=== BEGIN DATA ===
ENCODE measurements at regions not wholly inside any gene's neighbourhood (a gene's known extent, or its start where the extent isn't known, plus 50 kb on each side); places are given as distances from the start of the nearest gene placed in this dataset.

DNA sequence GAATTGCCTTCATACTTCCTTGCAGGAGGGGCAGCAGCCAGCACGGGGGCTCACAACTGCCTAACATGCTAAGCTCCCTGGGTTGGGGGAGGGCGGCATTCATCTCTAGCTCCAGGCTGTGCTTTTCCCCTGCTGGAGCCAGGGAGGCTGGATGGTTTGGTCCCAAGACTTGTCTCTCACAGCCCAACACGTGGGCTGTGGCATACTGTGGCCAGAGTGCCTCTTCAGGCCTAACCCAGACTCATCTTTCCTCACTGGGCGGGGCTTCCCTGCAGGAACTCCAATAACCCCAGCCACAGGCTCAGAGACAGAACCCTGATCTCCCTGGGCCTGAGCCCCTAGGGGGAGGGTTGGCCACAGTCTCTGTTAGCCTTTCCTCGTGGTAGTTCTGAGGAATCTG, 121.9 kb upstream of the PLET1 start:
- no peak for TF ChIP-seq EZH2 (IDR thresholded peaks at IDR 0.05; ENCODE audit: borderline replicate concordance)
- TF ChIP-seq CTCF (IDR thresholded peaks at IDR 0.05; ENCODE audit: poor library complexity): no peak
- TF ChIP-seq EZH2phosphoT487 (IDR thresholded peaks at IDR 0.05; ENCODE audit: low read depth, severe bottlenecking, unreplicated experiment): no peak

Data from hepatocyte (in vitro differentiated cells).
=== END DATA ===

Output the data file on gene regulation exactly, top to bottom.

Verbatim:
ENCODE measurements at regions not wholly inside any gene's neighbourhood (a gene's known extent, or its start where the extent isn't known, plus 50 kb on each side); places are given as distances from the start of the nearest gene placed in this dataset.

DNA sequence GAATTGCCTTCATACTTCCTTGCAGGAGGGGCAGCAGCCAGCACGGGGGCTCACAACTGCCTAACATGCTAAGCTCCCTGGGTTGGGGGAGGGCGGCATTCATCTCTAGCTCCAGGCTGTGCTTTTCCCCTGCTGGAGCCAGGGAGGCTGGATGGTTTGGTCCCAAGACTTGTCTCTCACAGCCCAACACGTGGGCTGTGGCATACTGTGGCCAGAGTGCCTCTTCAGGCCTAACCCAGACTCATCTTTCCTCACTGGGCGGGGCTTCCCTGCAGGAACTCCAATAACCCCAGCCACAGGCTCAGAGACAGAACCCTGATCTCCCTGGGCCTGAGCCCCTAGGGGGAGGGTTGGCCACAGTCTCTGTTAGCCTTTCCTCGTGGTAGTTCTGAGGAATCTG, 121.9 kb upstream of the PLET1 start:
- no peak for TF ChIP-seq EZH2 (IDR thresholded peaks at IDR 0.05; ENCODE audit: borderline replicate concordance)
- TF ChIP-seq CTCF (IDR thresholded peaks at IDR 0.05; ENCODE audit: poor library complexity): no peak
- TF ChIP-seq EZH2phosphoT487 (IDR thresholded peaks at IDR 0.05; ENCODE audit: low read depth, severe bottlenecking, unreplicated experiment): no peak

Data from hepatocyte (in vitro differentiated cells).